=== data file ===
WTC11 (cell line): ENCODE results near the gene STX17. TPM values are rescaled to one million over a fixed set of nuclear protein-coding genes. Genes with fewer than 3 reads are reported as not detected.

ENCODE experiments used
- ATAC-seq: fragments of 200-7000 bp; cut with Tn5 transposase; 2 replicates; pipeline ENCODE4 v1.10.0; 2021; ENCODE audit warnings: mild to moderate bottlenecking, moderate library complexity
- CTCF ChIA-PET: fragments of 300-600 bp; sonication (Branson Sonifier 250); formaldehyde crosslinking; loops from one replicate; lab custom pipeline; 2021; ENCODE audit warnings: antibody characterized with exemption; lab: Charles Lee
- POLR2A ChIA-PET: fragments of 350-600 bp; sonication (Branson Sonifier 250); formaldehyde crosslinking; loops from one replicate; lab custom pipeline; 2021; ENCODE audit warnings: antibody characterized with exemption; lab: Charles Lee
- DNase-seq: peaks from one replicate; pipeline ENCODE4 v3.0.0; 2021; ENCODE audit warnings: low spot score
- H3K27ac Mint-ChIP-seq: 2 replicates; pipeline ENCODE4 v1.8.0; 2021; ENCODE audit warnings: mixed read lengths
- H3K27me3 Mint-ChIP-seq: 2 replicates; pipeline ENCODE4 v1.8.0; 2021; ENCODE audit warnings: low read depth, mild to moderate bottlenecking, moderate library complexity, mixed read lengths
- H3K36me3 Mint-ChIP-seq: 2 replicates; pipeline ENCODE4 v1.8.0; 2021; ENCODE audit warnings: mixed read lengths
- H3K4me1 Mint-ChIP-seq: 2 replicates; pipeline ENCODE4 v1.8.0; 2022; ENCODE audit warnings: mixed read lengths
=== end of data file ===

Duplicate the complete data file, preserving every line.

WTC11 (cell line): ENCODE results near the gene STX17. TPM values are rescaled to one million over a fixed set of nuclear protein-coding genes. Genes with fewer than 3 reads are reported as not detected.

ENCODE experiments used
- ATAC-seq: fragments of 200-7000 bp; cut with Tn5 transposase; 2 replicates; pipeline ENCODE4 v1.10.0; 2021; ENCODE audit warnings: mild to moderate bottlenecking, moderate library complexity
- CTCF ChIA-PET: fragments of 300-600 bp; sonication (Branson Sonifier 250); formaldehyde crosslinking; loops from one replicate; lab custom pipeline; 2021; ENCODE audit warnings: antibody characterized with exemption; lab: Charles Lee
- POLR2A ChIA-PET: fragments of 350-600 bp; sonication (Branson Sonifier 250); formaldehyde crosslinking; loops from one replicate; lab custom pipeline; 2021; ENCODE audit warnings: antibody characterized with exemption; lab: Charles Lee
- DNase-seq: peaks from one replicate; pipeline ENCODE4 v3.0.0; 2021; ENCODE audit warnings: low spot score
- H3K27ac Mint-ChIP-seq: 2 replicates; pipeline ENCODE4 v1.8.0; 2021; ENCODE audit warnings: mixed read lengths
- H3K27me3 Mint-ChIP-seq: 2 replicates; pipeline ENCODE4 v1.8.0; 2021; ENCODE audit warnings: low read depth, mild to moderate bottlenecking, moderate library complexity, mixed read lengths
- H3K36me3 Mint-ChIP-seq: 2 replicates; pipeline ENCODE4 v1.8.0; 2021; ENCODE audit warnings: mixed read lengths
- H3K4me1 Mint-ChIP-seq: 2 replicates; pipeline ENCODE4 v1.8.0; 2022; ENCODE audit warnings: mixed read lengths